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Each day, around 400 people are diagnosed with some form of cancer. Cancer is one of the leading causes of death in Australia, with around 1 MILLION people living with cancer or in remission.

There is growing evidence of improved survival rates associated with physically active lifestyles. Exercise plays a part in maintaining health and reducing your risk of developing chronic conditions and diseases, including cancer. Exercise provides benefits for both pre and post diagnosis, aiming at maintaining or improving function, fitness and quality of life. Recent evidence also suggests that exercise after a cancer diagnosis can improve long term survival rate, in breast and colorectal cancer to date.

Why exercise helps?

Exercise has many benefits, negating the physical and negative consequences of cancer and the treatment process.

Benefits for cancer patients include:

  • Improve muscle strength and physical function
  • Improve immune function
  • Lift mood and increase self esteem
  • Reduce psychological and emotional stress (reducing depression and anxiety)
  • Reduce chance of developing further conditions such as cardiovascular disease and osteoporosis

How long should you exercise for?

For healthy populations, the Australian Guidelines for physical activity recommend to achieve 150-300 minutes of moderate intensity exercise each week. Two strength sessions per week are recommended to strengthen the muscles.

Exercise guidelines are very different for people with cancer.

Exercise and Sports Science Australia (ESSA) recommend that cancer patients visit an Exercise Physiologist to receive an individualised exercise program. This will ensure that you receive the greatest benefit with low risk. An Exercise Physiologist will assess a variety of factors including your goals and specific health conditions. It is extremely important to remember that what works for one person is not necessarily good or safe for another. Particularly with cancer patients, it is not a “one size fits all” situation.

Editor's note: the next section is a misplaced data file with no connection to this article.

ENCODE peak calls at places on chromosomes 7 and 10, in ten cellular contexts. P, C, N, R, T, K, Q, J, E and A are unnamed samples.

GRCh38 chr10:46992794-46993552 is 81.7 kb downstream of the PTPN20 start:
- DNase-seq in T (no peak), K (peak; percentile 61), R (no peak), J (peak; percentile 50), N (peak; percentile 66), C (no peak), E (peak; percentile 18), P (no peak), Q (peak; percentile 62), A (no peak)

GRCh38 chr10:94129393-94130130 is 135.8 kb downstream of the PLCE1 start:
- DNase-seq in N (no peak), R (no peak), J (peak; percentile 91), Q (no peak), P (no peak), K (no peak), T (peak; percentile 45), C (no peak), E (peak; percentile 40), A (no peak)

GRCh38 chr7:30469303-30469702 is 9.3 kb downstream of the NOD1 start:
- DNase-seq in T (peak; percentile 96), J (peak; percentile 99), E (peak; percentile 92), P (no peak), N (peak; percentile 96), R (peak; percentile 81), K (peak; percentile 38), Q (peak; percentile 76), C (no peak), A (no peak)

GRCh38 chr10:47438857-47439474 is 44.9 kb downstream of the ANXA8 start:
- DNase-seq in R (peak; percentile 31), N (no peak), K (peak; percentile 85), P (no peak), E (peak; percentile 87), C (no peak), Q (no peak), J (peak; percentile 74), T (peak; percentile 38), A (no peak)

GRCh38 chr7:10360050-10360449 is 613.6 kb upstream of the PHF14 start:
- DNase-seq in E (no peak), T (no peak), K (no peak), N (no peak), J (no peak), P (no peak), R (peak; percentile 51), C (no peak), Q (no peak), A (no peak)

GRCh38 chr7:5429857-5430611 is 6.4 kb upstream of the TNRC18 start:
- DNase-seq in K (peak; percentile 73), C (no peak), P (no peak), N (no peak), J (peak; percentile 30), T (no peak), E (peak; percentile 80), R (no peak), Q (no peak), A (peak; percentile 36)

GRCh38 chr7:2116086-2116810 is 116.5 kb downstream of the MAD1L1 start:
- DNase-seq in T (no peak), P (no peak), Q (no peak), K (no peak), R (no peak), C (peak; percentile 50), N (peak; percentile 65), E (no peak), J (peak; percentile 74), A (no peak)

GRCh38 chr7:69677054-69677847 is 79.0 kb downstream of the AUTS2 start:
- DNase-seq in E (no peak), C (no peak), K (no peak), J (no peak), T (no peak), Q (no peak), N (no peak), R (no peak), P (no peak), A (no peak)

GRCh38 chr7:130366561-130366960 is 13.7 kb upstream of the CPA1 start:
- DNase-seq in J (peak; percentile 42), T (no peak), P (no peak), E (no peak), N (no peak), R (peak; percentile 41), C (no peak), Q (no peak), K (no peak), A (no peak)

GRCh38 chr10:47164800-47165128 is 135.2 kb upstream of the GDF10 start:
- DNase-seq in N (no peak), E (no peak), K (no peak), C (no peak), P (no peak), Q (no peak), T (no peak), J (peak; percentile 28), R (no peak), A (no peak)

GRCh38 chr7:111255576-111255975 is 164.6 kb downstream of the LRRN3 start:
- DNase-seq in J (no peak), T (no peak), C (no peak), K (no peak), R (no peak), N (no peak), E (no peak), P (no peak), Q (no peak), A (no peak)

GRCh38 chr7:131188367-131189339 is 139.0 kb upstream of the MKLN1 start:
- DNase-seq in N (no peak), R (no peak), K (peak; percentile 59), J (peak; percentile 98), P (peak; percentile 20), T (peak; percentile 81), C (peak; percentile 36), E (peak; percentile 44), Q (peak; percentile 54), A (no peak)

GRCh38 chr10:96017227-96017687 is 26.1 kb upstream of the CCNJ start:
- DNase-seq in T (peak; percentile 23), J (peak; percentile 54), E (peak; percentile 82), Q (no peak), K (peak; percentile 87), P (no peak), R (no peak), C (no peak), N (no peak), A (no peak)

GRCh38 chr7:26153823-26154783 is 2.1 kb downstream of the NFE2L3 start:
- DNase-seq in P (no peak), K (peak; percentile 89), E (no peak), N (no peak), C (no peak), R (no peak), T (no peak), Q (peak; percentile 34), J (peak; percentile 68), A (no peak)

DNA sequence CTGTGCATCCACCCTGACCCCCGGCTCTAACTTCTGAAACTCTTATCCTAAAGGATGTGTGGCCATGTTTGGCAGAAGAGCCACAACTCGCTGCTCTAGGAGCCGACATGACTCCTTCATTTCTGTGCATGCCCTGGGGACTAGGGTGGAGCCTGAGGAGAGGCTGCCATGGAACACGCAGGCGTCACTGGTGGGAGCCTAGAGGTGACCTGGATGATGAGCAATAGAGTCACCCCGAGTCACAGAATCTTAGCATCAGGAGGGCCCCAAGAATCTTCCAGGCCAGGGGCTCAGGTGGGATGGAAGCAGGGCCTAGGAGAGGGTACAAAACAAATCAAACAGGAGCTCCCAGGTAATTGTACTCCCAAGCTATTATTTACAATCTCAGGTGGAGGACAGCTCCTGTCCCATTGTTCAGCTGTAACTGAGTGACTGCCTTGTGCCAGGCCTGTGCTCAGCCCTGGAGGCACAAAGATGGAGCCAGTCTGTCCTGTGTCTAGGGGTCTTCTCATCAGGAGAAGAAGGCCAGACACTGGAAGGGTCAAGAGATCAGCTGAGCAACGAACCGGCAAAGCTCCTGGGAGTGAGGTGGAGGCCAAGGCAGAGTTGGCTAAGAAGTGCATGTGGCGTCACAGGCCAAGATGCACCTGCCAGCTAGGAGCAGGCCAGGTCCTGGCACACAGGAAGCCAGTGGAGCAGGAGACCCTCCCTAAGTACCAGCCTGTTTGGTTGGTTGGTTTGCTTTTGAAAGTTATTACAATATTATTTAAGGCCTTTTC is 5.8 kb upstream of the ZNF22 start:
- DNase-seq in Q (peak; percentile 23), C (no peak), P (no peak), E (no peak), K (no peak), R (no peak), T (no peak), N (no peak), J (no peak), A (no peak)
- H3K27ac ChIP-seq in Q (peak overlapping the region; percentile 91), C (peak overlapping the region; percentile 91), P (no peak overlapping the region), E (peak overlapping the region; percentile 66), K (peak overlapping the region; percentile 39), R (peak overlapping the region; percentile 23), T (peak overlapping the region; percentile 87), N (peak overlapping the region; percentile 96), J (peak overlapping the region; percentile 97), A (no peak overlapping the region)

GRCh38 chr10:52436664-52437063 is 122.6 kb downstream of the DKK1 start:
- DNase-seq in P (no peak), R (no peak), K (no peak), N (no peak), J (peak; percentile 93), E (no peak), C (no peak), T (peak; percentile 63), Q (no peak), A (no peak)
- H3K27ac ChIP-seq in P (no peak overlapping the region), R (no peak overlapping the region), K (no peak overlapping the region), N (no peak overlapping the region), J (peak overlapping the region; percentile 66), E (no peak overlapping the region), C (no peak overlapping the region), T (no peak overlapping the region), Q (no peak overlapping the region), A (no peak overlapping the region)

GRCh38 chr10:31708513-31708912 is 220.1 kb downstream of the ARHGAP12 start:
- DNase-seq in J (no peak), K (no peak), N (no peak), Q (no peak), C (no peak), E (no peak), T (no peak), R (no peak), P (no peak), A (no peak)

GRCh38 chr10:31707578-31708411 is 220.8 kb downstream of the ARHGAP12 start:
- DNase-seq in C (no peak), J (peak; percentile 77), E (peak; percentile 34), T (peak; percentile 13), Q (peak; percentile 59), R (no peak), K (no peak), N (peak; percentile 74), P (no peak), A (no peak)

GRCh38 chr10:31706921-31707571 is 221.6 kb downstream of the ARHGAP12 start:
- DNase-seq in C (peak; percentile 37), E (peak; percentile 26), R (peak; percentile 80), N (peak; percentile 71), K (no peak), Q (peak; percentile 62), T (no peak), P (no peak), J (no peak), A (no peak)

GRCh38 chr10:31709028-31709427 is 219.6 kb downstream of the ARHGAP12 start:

Special considerations for exercise with cancer patients include recent surgeries, medications, low immunity and nausea linked with intensity. An Accredited Exercise Physiologist will create a unique program suited just for you.

Benefits of exercising during recovery

There is evidence to suggest that exercising can minimise effects caused by cancer treatment. Benefits include:

  • Reducing heart conditions after chemo and/or radiation
  • Minimise bone strength loss
  • Minimise change of developing lymphedema
  • Improve red blood cell count (improve anaemia)
  • Improve quality of life

In conclusion, exercising and living a physically active lifestyle can help prevent many conditions. After diagnosis, exercise can help reduce symptoms, effects and deterioration throughout the treatment process. Before commencing exercise, it is important to consult with your GP and it is advised to visit an Accredited Exercise Physiologist to achieve the best result.

For extra support, the Cancer Council Australia provides further resources and information at

Brightman, C. (Ed.). (2019). Exercise and Cancer. Australia: Leigh McLennan.

Written by Courtney Tebbutt (Assistant Physiotherapist)